New Short Fiction from Sudan: ‘A Bunch of Losers’

By Alhassan Bakri

Translated by Nassir al-Sayeid al-Nour 

We were all naughty and talkative as kids, except Idris: he was extremely quiet. He mastered an incredible range of abilities, including fishing, crafting bird traps, peeling acacia tree bark for swings, and blacksmithing trucks and trains out of empty powdered-milk tins. He could climb trees with the agility of a monkey and run as fast as a bull calf. He could milk stray goats and turn that into instant yogurt by adding solanum. He contrived catapults for shooting sparrows and tamed wild donkeys. He had tons of other skills, too. He tried to teach us, but we were lazy and helpless. We were content to be admirers of his tricks. 

Photo: B. Attard.

As adults, we lost our sociable natures, and we grew unused to chatting and meeting up. Idris, on the other hand, began writing poems, delivering speeches, and entering political debates. He played the lute, organized excursions, raised funds, and led demonstrations and strikes. He had developed a seemingly limitless supply of capabilities and talents. He tried to entice us into his new world, but all we could do was stare at him in wonder. 

Later, when we went to university, we performed admirably enough in our studies, as did Idris; but he voted for the Communist Party, while we selected the Islamists. He spent most of his time at the library, and, when he wasn’t there, he engaged in other cultural and political activities. We divided our time between the library, the mosque, and football games. Despite his endless attempts to instruct us, we spent our university years firmly rooted in a simple, rural life.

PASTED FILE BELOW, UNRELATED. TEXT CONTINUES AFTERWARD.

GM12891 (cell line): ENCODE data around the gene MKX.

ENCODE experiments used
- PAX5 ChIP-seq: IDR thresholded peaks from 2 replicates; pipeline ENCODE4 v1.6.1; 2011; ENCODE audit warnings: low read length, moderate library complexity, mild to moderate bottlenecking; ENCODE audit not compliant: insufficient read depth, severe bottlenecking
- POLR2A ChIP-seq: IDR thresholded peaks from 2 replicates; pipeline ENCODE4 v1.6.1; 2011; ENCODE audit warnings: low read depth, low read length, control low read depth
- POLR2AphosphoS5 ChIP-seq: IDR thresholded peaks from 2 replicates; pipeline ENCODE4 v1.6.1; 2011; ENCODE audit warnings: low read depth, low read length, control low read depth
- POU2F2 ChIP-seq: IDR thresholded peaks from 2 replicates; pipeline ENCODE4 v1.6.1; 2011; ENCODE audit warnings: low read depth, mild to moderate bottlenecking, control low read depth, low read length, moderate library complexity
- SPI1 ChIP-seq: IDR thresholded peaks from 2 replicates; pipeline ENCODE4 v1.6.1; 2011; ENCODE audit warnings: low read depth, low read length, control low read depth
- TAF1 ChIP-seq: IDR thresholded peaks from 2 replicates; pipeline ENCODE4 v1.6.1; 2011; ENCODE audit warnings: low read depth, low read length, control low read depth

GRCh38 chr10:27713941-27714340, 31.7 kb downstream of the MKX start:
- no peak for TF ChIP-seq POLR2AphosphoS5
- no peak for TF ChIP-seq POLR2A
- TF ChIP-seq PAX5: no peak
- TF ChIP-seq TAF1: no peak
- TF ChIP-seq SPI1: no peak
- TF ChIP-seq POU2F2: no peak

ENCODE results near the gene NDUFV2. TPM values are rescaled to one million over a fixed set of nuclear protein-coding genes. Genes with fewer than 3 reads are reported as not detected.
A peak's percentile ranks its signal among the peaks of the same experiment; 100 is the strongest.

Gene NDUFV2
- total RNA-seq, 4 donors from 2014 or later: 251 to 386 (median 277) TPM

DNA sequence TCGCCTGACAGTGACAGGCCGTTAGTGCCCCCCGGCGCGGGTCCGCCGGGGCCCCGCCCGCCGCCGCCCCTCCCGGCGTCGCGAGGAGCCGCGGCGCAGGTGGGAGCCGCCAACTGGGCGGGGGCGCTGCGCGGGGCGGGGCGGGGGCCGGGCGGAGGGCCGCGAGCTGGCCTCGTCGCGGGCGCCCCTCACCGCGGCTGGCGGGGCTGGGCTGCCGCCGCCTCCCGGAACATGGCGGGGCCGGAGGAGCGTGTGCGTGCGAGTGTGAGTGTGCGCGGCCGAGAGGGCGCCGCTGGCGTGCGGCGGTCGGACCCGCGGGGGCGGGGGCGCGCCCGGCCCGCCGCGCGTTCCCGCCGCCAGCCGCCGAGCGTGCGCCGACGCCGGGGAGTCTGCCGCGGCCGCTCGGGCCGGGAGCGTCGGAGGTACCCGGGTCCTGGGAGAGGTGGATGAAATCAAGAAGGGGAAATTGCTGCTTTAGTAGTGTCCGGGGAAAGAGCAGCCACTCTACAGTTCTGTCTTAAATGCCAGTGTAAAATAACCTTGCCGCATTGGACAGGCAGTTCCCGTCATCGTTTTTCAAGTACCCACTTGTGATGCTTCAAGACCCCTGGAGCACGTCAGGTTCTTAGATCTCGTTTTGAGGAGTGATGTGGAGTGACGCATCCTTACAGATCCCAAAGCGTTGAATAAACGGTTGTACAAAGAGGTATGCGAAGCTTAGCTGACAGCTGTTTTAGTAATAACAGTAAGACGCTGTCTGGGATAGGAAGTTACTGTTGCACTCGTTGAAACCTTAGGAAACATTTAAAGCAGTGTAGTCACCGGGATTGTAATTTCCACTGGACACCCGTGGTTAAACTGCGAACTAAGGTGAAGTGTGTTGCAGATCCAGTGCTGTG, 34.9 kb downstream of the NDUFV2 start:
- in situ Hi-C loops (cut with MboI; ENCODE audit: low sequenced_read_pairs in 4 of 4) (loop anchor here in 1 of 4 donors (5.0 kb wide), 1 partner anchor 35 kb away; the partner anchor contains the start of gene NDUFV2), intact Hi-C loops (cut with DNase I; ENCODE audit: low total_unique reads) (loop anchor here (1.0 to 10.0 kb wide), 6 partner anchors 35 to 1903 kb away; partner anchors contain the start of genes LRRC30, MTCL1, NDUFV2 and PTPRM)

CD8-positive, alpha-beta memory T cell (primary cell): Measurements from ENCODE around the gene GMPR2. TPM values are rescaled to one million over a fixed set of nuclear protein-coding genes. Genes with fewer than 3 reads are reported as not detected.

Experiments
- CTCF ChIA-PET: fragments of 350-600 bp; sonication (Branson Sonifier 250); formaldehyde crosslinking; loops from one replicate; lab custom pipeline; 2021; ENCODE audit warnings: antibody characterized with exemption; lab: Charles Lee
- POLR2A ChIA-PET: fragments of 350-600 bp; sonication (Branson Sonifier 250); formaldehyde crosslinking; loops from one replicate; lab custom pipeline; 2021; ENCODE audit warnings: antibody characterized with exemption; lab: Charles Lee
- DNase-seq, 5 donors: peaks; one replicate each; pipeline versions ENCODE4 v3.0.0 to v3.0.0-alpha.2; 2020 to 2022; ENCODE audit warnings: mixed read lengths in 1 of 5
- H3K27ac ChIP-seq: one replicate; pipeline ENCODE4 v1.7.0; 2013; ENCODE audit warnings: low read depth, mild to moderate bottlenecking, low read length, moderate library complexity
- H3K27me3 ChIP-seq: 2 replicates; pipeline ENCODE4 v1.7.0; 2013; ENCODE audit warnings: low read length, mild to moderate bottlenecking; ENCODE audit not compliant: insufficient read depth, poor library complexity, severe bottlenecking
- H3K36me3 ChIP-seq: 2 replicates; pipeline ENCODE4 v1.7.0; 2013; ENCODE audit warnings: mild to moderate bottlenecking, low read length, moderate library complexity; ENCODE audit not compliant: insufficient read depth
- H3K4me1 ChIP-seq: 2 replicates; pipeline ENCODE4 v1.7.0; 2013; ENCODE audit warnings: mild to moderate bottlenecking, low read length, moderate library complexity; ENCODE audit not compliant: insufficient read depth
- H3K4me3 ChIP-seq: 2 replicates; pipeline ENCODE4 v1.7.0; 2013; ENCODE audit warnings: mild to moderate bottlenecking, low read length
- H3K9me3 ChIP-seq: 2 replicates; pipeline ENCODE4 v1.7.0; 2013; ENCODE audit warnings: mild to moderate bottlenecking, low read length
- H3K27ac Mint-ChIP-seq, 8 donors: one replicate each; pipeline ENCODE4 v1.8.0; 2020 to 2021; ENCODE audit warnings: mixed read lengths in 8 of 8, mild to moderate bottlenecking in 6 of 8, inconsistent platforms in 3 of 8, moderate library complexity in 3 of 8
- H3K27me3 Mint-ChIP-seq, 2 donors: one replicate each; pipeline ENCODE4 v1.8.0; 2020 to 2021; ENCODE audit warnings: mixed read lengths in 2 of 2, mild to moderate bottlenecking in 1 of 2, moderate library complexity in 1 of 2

During our many long hours at university, we saw lovers employ the same tactics Idris used in flirtation and romance. They must have learned these strategies from friends, just like the son of the far west of the country. But we were all typical rural boys: shy and scared.

Idris once said, “All women are lovely.” 

We disagreed with him. “Really?” 

He advised us not to raise our voices in the company of women. 

“By Allah?” we questioned. 

“Only whisper to them,” he said. 

We used to yell at them as if we were a pack of bulls. 

He went on to say, “Smile into their faces.” 

We asked him if we should go all the way. 

“Yes,” he said. “All the way.” 

We were so shy that we grimaced instead of smiling. Idris always mocked us, saying that we were useless. “Utterly useless.”


Alhassan Bakri is an acclaimed Sudanese novelist, short-story writer, literary critic, essayist, and translator born 1954 in Wadsulfab, Central Sudan. He graduated with a degree in English Literature from the University of Khartoum in 1979 and did an MSc. in English language studies, analysis, learning, and teaching skills at Aston University, Birmingham, UK. His novel Ahwal Almuharib Algadeem the Ancient Warrior, was awarded the prestigious Tayeb Saleh Prize for Best Novel of the Year in 2013, and he has published many other successful novels being warmly praised and welcomed by critics domestically and regionally. His literary contributions range from novels to political essays to public dialogue inside and outside Sudan. He has taught English language and translation at several institutes and universities in Sudan, Saudi Arabia, and Qatar, where he currently lives.

Nassir A-Sayeid Al-Nour is a critic, author, and translator.